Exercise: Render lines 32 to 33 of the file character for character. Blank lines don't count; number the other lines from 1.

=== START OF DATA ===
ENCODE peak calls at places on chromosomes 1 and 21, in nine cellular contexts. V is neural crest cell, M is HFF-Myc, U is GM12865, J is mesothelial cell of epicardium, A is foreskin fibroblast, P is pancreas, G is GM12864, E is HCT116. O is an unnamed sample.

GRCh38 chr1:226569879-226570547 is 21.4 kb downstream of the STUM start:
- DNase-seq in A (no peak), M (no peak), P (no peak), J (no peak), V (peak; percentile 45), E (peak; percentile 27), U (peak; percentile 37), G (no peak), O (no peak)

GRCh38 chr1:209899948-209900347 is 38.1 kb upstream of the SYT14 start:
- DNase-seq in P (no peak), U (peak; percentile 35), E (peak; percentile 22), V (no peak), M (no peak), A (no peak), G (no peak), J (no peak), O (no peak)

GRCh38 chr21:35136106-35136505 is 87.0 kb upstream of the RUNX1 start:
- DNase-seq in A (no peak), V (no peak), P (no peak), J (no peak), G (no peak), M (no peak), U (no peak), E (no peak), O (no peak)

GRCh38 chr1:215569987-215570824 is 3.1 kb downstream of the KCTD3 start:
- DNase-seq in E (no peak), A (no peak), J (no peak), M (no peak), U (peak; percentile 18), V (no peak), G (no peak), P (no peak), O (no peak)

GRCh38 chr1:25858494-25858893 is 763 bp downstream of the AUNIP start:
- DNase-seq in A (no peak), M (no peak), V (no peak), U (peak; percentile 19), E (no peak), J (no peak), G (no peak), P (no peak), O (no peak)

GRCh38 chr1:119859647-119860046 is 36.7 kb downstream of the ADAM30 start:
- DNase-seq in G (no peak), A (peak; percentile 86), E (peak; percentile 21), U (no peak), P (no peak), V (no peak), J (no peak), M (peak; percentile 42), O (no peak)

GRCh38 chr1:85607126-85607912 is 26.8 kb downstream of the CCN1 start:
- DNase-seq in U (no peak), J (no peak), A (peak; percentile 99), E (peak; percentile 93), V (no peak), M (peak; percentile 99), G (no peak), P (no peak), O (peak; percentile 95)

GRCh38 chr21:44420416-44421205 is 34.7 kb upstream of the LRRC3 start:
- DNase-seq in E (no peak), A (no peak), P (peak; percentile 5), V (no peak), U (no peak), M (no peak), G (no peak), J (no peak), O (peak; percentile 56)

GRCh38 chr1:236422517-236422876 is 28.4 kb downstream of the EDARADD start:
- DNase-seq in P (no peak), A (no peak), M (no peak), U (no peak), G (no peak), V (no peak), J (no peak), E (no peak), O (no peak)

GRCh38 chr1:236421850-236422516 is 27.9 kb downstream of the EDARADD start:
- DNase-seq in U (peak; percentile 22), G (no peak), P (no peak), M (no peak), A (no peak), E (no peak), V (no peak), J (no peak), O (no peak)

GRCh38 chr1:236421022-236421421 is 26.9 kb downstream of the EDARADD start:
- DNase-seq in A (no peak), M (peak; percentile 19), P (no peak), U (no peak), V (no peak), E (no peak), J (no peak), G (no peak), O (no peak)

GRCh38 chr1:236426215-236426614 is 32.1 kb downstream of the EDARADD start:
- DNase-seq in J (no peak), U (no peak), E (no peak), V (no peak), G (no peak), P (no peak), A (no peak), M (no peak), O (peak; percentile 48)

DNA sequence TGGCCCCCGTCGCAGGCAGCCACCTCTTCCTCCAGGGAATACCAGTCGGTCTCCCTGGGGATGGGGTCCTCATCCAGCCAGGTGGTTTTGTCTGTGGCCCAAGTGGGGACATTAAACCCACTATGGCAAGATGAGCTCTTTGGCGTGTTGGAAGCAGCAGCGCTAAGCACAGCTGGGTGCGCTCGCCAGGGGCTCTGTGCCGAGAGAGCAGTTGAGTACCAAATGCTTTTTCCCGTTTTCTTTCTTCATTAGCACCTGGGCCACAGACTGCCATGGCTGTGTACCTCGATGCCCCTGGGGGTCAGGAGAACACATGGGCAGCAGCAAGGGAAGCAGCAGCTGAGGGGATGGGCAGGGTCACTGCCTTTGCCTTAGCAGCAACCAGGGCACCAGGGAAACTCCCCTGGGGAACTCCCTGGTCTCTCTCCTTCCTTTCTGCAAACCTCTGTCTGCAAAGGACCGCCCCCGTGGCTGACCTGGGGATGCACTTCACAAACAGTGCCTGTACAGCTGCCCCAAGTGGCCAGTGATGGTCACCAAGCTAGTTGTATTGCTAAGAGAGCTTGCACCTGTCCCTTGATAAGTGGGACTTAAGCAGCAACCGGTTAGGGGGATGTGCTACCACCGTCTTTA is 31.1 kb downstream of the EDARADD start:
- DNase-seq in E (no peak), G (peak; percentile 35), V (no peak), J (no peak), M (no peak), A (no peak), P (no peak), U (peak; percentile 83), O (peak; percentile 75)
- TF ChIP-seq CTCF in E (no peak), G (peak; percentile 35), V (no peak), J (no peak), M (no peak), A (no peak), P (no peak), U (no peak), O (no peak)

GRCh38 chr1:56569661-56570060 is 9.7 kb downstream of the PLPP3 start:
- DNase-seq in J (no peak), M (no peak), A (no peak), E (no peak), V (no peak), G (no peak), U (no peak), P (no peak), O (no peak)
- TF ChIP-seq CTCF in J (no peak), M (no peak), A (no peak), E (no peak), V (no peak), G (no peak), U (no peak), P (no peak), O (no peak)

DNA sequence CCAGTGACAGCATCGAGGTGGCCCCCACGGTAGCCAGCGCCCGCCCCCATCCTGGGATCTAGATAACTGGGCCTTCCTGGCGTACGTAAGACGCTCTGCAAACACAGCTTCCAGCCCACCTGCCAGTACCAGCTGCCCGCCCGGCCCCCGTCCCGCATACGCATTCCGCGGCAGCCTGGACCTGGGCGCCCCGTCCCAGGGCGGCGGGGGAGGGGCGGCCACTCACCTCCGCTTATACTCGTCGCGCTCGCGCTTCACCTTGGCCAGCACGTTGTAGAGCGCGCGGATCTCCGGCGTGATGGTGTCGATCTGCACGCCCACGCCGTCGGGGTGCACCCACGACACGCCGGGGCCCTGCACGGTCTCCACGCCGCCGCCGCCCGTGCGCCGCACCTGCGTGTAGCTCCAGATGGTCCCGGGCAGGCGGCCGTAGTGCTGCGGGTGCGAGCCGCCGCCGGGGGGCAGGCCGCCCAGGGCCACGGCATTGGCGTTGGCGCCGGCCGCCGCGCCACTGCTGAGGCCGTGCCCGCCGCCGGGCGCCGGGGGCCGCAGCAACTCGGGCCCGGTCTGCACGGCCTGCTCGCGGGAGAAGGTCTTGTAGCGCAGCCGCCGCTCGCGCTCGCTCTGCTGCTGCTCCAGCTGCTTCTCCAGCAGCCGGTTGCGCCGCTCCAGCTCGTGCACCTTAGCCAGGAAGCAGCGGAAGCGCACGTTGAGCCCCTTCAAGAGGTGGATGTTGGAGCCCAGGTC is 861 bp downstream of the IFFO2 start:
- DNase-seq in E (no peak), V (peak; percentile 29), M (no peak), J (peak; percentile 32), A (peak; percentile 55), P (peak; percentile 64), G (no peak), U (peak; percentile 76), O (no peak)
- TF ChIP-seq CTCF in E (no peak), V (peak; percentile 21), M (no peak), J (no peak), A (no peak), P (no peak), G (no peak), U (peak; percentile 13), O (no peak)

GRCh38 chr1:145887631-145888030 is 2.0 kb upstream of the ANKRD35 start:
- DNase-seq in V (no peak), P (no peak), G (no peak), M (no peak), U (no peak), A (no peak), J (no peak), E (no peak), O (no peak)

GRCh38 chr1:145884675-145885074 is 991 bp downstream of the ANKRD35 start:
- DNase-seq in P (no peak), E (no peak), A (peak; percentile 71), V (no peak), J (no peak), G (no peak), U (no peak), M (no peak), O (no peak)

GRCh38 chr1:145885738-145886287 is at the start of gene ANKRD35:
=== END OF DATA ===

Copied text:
DNA sequence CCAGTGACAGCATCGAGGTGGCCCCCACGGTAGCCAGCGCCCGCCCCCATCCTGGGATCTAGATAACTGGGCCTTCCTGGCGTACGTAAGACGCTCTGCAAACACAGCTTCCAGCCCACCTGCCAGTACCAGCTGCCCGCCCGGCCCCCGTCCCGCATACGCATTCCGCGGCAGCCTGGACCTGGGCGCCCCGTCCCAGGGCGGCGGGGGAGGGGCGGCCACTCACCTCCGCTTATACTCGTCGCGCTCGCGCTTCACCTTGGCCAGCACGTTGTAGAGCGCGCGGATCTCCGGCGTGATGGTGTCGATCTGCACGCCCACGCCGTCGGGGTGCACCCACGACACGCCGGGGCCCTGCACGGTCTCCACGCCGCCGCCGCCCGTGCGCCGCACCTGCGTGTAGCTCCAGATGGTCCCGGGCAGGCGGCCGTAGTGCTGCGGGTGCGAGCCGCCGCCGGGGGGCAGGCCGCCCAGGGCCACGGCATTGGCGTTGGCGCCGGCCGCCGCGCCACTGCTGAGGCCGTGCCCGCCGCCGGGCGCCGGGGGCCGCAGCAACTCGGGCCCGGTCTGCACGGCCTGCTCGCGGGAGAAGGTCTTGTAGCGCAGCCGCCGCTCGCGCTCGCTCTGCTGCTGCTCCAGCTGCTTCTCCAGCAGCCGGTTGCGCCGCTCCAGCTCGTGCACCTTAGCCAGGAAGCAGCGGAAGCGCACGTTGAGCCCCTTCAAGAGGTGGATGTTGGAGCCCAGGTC is 861 bp downstream of the IFFO2 start:
- DNase-seq in E (no peak), V (peak; percentile 29), M (no peak), J (peak; percentile 32), A (peak; percentile 55), P (peak; percentile 64), G (no peak), U (peak; percentile 76), O (no peak)